Case Report - February 11, 2021

You're reading Case Report, a digest of our expert network's best research, analysis, and policy recommendations related to the COVID-19 pandemic.

The COVID-19 vaccine rollout is continuing to ramp up, providing a much needed light at the end of the dark tunnel that is this pandemic. But along with the logistical issues of this rollout comes another complication - misinformation and conspiracy theories. In this Case Report, SSN members tackle the research behind these information challenges and offer a way forward.

COVID-19 misinformation on Chinese social media – lessons for countering conspiracy theories
In both the United States and China, COVID-19 conspiracy theories have flourished on social media - but careful messaging, educational campaigns, and even help from the right influencers can improve the public’s understanding, finds science communication expert Kaiping Chen in a new study of the Chinese social networking site Weibo. [The Conversation]

Covid Q&A: Can Vaccinated People Still Spread the Virus?
Answering a common reader question, immunology researcher Matthew Woodruff explains that people who have been vaccinated can still contract the coronavirus for two main reasons: the vaccines are not 100% effective and though vaccinated people are protected from symptoms, they may still have low-level infections that they don’t even notice. [Bloomberg]

Men Seem to Endorse COVID Conspiracies More Than Women. Why?
Men have been found to be more susceptible to COVID-19 conspiracy theories than women, potentially putting them at greater risk of death from the virus. Political scientist Erin Cassese suggests that the reason for the gender divide could be “learned helplessness,” the belief that their lives and actions are outside of their control. [Vice]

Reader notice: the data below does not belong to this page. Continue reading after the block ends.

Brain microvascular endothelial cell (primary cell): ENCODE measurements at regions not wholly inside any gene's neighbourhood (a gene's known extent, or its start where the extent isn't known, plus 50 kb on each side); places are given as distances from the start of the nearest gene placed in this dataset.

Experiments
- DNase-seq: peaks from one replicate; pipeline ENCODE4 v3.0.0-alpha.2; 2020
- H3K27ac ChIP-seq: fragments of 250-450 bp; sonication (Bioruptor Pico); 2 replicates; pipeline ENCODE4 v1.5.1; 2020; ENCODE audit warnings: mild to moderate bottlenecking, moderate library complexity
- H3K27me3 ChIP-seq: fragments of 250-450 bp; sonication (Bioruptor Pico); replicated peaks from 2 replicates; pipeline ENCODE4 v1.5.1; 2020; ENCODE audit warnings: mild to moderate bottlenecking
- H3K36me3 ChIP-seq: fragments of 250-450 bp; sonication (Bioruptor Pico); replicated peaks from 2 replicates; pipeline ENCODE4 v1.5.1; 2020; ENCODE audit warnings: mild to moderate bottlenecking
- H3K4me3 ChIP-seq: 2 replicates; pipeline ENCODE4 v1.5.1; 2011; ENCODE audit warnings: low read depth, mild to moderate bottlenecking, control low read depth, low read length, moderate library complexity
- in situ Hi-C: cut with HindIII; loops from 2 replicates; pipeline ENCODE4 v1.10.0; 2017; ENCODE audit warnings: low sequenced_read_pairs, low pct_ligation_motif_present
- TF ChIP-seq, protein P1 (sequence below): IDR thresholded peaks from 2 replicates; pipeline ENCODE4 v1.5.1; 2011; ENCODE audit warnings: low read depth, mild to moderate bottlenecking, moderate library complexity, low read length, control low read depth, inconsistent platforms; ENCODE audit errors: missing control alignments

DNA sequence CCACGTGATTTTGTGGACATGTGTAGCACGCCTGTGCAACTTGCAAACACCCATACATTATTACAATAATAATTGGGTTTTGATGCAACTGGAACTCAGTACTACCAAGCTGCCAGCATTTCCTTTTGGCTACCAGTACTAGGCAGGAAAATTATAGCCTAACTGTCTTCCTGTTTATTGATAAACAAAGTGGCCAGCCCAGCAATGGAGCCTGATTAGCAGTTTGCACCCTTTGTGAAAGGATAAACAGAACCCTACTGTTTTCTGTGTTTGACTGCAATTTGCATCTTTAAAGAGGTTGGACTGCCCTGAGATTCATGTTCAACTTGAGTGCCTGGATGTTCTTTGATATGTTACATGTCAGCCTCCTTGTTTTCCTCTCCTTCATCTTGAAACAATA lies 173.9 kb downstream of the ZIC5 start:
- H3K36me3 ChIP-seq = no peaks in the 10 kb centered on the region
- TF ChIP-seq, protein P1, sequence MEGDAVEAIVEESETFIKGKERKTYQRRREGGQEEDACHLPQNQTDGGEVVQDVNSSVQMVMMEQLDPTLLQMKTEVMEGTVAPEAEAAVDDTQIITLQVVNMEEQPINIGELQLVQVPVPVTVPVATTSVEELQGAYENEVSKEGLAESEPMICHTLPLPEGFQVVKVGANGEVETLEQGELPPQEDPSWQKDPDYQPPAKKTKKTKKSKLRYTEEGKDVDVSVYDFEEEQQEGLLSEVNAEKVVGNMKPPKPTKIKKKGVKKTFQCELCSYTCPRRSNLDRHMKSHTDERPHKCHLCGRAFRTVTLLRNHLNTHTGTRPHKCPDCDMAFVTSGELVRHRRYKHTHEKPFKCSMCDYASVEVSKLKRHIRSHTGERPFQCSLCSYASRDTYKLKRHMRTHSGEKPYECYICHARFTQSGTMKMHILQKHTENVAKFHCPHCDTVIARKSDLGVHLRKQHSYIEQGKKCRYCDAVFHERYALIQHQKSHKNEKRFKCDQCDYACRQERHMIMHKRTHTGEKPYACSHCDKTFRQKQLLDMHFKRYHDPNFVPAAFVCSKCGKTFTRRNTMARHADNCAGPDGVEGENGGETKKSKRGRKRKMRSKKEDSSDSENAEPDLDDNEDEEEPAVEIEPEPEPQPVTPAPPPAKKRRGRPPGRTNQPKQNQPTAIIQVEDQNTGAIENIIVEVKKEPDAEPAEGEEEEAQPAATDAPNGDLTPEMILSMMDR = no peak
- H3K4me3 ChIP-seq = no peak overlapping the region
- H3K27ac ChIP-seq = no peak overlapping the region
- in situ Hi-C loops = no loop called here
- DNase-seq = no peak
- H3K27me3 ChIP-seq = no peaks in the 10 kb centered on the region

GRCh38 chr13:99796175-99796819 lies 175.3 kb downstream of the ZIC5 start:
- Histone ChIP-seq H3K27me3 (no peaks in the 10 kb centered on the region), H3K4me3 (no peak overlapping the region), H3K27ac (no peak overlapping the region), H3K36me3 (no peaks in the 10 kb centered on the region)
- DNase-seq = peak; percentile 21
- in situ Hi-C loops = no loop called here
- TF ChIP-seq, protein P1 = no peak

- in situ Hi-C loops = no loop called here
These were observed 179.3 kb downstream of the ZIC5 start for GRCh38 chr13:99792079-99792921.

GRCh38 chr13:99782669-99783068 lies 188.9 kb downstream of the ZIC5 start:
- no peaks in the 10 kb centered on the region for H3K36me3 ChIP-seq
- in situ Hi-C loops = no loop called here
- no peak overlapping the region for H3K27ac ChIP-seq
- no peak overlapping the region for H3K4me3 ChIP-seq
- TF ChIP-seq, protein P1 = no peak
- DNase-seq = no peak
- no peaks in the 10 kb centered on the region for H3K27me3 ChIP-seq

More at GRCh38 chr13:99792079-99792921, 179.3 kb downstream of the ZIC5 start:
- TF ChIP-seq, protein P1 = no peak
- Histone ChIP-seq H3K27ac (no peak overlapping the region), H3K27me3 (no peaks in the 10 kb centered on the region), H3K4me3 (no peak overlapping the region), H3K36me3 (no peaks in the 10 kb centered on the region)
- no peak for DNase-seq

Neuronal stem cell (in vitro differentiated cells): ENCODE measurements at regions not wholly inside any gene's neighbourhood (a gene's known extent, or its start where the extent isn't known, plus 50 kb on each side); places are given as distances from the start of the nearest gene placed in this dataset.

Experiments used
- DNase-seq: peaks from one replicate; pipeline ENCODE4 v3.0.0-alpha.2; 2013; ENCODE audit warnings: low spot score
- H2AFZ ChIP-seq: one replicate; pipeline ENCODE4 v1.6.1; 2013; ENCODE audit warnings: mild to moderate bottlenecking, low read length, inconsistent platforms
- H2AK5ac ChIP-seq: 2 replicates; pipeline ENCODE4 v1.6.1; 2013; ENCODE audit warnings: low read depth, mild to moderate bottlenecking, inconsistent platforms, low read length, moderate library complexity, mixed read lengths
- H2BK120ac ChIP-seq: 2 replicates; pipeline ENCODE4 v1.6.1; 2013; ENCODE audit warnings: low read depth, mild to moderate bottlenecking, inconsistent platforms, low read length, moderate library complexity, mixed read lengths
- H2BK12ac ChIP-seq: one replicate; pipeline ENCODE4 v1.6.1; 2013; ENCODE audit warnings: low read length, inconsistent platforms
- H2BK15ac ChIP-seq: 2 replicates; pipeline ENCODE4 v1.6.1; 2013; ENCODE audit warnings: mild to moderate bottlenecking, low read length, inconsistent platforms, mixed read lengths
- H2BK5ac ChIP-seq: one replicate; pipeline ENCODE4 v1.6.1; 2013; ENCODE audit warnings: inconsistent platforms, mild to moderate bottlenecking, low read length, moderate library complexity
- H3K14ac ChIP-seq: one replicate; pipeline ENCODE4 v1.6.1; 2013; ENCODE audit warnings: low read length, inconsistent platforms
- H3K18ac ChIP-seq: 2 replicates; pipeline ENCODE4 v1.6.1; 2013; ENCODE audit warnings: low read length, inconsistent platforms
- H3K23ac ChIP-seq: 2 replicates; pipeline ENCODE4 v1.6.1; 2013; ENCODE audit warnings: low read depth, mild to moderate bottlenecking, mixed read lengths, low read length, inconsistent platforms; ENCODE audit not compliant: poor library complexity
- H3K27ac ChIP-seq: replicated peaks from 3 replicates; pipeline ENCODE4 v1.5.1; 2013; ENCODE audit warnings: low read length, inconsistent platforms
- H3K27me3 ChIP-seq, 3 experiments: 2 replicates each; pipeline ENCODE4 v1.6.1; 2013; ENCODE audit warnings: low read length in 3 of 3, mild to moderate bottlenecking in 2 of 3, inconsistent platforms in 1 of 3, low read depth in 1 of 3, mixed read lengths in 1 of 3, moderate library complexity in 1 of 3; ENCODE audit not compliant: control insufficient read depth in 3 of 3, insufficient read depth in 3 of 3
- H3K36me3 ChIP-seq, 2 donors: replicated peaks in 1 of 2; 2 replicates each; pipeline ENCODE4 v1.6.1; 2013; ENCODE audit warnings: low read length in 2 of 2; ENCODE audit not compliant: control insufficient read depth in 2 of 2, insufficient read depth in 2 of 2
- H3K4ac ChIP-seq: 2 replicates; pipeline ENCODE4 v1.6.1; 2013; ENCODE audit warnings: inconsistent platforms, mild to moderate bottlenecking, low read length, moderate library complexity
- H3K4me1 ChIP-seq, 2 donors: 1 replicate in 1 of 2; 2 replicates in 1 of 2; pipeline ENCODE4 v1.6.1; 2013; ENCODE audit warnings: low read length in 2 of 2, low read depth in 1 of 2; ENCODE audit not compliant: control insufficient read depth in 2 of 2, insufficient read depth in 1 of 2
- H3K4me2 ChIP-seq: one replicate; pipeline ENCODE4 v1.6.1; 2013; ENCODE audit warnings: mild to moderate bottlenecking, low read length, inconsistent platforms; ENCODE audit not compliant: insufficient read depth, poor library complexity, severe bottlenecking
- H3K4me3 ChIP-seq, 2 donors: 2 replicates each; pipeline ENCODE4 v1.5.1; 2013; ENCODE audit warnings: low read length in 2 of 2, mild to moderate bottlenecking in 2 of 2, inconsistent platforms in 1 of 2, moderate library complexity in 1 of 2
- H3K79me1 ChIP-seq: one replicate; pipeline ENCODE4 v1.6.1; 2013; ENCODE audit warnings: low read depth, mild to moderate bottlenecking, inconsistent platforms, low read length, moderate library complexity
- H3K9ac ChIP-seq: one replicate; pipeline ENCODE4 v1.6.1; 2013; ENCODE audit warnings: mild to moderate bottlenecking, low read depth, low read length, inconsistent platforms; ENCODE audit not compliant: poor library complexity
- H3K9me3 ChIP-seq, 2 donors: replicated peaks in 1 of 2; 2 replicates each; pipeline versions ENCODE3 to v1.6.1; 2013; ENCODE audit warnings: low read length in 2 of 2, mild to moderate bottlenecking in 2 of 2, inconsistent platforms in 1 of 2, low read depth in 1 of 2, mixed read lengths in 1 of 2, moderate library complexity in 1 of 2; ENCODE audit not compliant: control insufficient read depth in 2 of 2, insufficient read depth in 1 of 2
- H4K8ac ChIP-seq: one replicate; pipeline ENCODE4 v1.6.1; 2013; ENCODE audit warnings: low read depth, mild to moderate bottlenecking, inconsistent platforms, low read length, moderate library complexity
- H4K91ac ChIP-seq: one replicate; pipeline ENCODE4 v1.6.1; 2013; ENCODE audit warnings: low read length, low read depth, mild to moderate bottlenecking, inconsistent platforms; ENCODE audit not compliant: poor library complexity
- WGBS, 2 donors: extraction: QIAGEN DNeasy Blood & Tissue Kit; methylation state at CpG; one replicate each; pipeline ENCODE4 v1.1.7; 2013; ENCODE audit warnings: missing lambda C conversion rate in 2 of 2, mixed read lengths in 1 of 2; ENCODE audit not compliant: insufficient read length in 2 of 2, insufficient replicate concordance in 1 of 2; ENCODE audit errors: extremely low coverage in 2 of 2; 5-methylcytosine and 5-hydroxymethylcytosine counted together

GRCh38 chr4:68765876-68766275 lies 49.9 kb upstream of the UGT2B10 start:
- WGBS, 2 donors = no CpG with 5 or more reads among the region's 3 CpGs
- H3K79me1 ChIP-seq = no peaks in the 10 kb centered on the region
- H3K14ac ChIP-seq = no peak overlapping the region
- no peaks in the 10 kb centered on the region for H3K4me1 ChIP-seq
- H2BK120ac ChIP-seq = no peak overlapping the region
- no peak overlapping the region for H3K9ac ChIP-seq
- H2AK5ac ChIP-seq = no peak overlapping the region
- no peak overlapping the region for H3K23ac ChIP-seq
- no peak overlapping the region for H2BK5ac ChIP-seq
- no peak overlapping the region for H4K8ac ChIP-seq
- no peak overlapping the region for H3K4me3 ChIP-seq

Some Latino groups more wary of Covid vaccine, so messaging needs to be tailored, experts say
Political scientist Gabriel Sanchez lays out his new research with Juan Peña that shows an "element of fear and mistrust" when it comes to the vaccine in Latino communities, particularly among Latinos of Puerto Rican and Mexican origins. Looking forward, they argue that the Biden Administration must more aggressively counter the overwhelming amount of bilingual vaccine disinformation Latinos have been exposed to over the past months. [NBC News]

Most High School Students Are OK With Wearing Masks: Survey
While vaccines are critical for getting us out of this pandemic, experts agree that we must also continue to practice public health measures like wearing masks and social distancing. Discussing her new research with Anne Mueller, sociologist Sarah Diefendorf says that adults can play an important role in encouraging mask-wearing behaviors among young people. [HealthDay]